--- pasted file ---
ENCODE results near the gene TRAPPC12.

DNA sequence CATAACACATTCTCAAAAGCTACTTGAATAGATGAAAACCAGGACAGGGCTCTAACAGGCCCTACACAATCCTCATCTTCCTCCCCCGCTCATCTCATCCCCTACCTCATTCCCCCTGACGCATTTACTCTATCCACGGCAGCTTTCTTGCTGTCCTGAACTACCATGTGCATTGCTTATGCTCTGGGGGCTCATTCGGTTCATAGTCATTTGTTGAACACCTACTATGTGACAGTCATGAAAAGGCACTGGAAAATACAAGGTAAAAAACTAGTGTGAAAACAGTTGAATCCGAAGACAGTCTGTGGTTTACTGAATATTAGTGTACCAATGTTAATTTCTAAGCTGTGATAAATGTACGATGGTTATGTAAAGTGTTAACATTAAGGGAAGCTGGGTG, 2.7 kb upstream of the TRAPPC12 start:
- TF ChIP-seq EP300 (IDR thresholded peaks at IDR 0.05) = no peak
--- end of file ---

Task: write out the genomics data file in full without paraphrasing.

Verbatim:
ENCODE results near the gene TRAPPC12.

DNA sequence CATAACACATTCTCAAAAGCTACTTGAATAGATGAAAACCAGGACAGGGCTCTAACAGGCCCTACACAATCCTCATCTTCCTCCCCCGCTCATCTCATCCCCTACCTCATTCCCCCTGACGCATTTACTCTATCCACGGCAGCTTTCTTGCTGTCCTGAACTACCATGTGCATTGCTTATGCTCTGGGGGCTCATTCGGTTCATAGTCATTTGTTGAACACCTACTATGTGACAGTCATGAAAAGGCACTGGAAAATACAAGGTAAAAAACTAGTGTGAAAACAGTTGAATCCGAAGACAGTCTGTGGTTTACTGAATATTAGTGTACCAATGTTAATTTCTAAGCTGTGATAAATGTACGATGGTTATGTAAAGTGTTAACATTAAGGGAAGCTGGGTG, 2.7 kb upstream of the TRAPPC12 start:
- TF ChIP-seq EP300 (IDR thresholded peaks at IDR 0.05) = no peak